Bulletin of Earthquake Engineering

, Volume 12, Issue 1, pp 1–3 | Cite as

Special issue in memory of Nicholas Ambraseys

  • John Douglas
  • Atilla Ansal

Nicholas (Nick) Ambraseys was born in Athens (Greece) on 19th January 1929 and died peacefully at his home in Putney (London, United Kingdom) on 28th December 2012 at the age of 83. Nick attended the National Technical University of Athens, receiving his diploma in Rural Engineering in 1952. Following this and service in the Royal Hellenic Navy, he moved to Imperial College in London to study in the Soil Mechanics section of the Department of Civil Engineering for his Diploma of Imperial College and later his PhD, which he was awarded in 1958. Following a few years at universities in Greece and in the United States of America he returned to Imperial College and remained there until his death. He was made Professor of Engineering Seismology in 1974. In 1968 he established the Engineering Seismology section in the Department of Civil Engineering and from 1971 to 1994 he led this section. In 1994 he officially retired but he remained very active as an Emeritus Professor and his publications continued at an undiminished rate. Nick’s contributions to engineering seismology and earthquake engineering were immense, wide-ranging and spanned almost 60 years.

Nick’s research interests were varied and stretched from trying to better understand the earthquake source, through critical evaluation of historical documents and seismograms; via strong-motion studies seeking to improve predictions of shaking in future earthquakes for engineering purposes; to understanding and modelling the influence of this shaking on soil, buildings and populations. As he said in replying to the award of the Seismological Society of America’s Reid Medal in 2006: ‘the site of a damaging earthquake is a full-scale laboratory from which significant discoveries may be made, by seismologists, geologists, engineers, sociologists, or economists, not to mention politicians’.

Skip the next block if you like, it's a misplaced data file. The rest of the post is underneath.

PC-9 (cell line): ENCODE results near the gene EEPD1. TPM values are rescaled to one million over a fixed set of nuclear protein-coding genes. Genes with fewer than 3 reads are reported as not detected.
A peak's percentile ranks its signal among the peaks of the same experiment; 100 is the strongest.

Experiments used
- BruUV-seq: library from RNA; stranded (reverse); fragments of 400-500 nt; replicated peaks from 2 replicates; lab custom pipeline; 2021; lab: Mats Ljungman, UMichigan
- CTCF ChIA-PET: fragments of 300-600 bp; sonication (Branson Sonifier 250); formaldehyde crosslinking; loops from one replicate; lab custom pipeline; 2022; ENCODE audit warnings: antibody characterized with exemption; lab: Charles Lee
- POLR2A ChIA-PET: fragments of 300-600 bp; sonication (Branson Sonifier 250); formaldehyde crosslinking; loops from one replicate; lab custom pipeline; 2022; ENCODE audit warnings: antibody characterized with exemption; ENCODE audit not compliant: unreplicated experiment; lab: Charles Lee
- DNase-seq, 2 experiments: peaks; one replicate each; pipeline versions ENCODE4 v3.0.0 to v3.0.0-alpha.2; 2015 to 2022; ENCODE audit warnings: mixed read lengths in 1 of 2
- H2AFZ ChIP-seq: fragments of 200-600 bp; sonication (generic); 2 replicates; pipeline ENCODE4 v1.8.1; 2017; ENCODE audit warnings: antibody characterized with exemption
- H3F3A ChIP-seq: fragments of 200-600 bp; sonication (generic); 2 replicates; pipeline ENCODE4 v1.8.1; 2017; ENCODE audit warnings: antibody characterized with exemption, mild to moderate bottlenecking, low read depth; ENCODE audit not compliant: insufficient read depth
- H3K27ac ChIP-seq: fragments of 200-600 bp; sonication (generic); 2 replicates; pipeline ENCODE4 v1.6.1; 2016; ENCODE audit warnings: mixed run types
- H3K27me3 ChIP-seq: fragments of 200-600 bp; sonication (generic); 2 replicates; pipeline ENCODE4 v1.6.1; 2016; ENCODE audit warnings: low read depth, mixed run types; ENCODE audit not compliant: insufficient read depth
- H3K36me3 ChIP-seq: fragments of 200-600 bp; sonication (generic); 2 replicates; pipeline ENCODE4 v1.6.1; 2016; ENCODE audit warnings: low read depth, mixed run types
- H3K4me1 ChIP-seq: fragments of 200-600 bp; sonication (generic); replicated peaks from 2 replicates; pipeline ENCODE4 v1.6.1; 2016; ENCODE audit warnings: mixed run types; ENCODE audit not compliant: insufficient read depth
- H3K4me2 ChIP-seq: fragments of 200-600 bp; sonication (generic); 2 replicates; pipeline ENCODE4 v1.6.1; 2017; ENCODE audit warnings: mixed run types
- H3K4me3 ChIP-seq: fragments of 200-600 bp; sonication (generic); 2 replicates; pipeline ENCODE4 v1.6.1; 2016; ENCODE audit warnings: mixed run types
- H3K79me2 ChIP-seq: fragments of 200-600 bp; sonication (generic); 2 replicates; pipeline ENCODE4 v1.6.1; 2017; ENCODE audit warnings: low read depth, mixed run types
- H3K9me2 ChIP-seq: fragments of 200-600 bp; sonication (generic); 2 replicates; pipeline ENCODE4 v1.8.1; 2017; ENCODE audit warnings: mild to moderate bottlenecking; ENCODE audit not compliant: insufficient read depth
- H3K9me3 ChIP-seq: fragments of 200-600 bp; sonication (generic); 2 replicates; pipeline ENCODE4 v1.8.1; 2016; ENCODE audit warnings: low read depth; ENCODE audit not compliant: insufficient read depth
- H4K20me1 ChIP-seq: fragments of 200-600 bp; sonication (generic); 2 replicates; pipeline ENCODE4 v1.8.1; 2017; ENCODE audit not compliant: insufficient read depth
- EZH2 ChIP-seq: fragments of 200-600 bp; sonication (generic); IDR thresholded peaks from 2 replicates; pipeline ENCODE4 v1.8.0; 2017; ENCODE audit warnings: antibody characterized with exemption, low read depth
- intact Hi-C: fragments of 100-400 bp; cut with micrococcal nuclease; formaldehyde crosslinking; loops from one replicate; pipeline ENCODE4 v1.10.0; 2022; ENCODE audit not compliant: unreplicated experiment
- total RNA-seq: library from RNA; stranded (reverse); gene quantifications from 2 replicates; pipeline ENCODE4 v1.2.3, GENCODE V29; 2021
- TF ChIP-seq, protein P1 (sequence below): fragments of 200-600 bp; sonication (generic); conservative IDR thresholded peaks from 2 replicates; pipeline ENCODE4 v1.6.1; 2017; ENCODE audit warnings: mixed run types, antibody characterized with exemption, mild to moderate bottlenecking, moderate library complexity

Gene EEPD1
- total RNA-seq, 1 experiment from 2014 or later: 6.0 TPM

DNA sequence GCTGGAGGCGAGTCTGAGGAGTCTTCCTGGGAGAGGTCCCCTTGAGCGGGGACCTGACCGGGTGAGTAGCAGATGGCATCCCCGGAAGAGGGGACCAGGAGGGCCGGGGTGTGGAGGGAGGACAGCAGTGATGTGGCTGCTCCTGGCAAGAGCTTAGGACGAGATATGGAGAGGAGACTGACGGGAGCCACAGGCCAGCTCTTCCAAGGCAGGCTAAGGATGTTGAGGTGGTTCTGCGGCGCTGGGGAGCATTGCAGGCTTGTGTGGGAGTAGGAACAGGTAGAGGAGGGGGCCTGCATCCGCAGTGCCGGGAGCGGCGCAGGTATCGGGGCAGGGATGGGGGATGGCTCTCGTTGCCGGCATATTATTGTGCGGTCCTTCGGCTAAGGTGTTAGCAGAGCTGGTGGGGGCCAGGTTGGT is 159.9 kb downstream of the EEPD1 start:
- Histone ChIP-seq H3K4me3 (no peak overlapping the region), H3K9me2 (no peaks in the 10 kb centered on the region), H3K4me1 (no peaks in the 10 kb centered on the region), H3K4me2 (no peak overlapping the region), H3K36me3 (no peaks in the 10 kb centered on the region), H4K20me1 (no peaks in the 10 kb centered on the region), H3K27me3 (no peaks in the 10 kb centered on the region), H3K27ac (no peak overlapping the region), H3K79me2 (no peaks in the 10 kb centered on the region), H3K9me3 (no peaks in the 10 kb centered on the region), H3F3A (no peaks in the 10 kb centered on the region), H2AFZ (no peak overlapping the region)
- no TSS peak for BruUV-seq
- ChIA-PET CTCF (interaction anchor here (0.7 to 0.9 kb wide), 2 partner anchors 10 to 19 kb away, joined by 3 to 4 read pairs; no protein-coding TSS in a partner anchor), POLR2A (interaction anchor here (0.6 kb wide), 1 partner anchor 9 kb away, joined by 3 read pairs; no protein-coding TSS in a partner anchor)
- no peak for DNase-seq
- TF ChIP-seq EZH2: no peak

In view of Nick’s ‘broadband’ approach, the subjects covered by this special issue include: earthquake studies based on historical documents, improvements in instrumental catalogues, improvements to ground-motion prediction, use of strong-motion data to examine problems in structural engineering and, a subject particularly close to Nick’s heart: field missions, which he passionately believed were invaluable to the education of anyone with an interest in earthquakes and their effects. The author list includes former students, friends and collaborators but also those who, although having never worked directly with Nick, have been inspired by his work. It includes authors from many countries spread over five continents (Europe, Asia, Australasia, Africa and North America), demonstrating Nick’s global renown.

Nick’s influence is demonstrated by the great number of obituaries and eulogies that have been published since his death at the end of 2012. These articles include those in international journals: Bulletin of Earthquake Engineering, Géotechnique, Journal of Earthquake Engineering, Journal of Seismology and Seismological Research Letters, newsletters of various learned societies: IASPEI, SECED, IAEE, International Society for Soil Mechanics and Geotechnical Engineering and EERI, and more mainstream publications: Times Higher Educational Supplement and the Imperial Magazine. In addition, various events have been held or are planned in his memory, including a special session at the Vienna Congress on Recent Advances in Earthquake Engineering and Structural Dynamics (2013) and a Memorial Symposium at the Royal Geographical Society (2014).

The opening article of this special issue is Nick’s final journal article, which was submitted only a couple of months before his death. It concerns the contributions that the Ottoman archives can make to an improved understanding of the seismicity of the eastern Mediterranean region. Because the reviews of this article were received after Nick’s death it has been accepted in its original form and it has not been revised.